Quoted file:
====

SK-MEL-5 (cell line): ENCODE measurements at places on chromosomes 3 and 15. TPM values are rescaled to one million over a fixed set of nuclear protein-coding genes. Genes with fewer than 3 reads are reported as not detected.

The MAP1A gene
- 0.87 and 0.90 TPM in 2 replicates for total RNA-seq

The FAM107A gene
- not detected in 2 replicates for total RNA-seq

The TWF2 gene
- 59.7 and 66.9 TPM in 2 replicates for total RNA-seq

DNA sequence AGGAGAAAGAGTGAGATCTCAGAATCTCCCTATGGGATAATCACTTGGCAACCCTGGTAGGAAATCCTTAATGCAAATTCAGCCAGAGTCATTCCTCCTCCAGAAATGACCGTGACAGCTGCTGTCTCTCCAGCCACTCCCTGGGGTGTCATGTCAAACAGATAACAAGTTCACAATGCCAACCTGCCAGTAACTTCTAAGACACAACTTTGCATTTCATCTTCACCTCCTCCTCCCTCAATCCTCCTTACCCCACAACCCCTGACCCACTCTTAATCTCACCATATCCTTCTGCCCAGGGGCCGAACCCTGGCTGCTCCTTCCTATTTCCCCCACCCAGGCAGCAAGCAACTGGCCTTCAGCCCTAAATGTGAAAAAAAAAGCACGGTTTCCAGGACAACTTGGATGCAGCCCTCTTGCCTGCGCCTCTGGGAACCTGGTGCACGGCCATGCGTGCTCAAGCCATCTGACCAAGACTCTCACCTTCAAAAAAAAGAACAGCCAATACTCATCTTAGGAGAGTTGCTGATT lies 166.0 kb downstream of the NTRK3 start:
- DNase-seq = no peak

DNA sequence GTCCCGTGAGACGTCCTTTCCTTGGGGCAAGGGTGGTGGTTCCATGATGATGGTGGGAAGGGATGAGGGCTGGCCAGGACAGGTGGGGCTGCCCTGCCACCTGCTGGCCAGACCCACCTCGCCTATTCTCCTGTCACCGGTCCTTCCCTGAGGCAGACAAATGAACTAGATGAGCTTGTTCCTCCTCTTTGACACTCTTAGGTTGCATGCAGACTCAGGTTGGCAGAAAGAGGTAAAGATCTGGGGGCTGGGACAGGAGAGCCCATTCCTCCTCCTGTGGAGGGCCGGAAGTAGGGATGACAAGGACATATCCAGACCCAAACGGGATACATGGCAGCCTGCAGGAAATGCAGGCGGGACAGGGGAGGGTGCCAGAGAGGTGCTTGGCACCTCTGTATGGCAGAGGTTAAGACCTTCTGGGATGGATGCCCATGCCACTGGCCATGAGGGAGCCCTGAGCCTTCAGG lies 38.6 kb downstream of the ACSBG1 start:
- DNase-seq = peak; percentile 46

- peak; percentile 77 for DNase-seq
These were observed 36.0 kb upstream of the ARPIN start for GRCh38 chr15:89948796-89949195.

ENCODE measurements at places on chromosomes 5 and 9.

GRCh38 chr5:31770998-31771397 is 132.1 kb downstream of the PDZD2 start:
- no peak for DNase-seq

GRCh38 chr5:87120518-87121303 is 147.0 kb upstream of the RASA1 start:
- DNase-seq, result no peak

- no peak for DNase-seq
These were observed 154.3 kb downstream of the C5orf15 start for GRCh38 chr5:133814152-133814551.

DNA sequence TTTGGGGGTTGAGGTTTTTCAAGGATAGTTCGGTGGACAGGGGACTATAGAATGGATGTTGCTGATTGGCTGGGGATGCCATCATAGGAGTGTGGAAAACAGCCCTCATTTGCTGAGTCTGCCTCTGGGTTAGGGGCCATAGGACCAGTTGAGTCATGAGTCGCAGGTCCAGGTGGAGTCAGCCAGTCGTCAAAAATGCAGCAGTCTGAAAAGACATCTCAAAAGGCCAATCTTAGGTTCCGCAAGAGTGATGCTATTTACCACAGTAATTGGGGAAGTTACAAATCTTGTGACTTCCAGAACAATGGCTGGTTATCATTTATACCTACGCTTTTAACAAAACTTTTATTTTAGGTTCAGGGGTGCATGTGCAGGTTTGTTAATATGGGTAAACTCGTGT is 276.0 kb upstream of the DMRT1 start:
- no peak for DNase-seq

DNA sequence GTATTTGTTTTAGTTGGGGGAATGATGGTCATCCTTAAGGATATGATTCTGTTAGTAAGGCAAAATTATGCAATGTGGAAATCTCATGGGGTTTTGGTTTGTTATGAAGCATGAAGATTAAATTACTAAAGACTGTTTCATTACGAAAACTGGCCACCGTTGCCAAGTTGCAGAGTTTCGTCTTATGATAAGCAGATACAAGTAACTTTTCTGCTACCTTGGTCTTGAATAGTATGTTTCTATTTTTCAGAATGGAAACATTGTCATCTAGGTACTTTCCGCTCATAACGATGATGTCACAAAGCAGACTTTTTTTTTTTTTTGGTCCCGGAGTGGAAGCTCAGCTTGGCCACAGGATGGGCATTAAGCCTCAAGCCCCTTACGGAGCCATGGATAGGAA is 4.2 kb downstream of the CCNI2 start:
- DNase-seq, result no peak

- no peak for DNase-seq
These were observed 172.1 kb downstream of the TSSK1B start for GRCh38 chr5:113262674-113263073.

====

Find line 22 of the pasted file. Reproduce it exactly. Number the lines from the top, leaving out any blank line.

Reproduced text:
- no peak for DNase-seq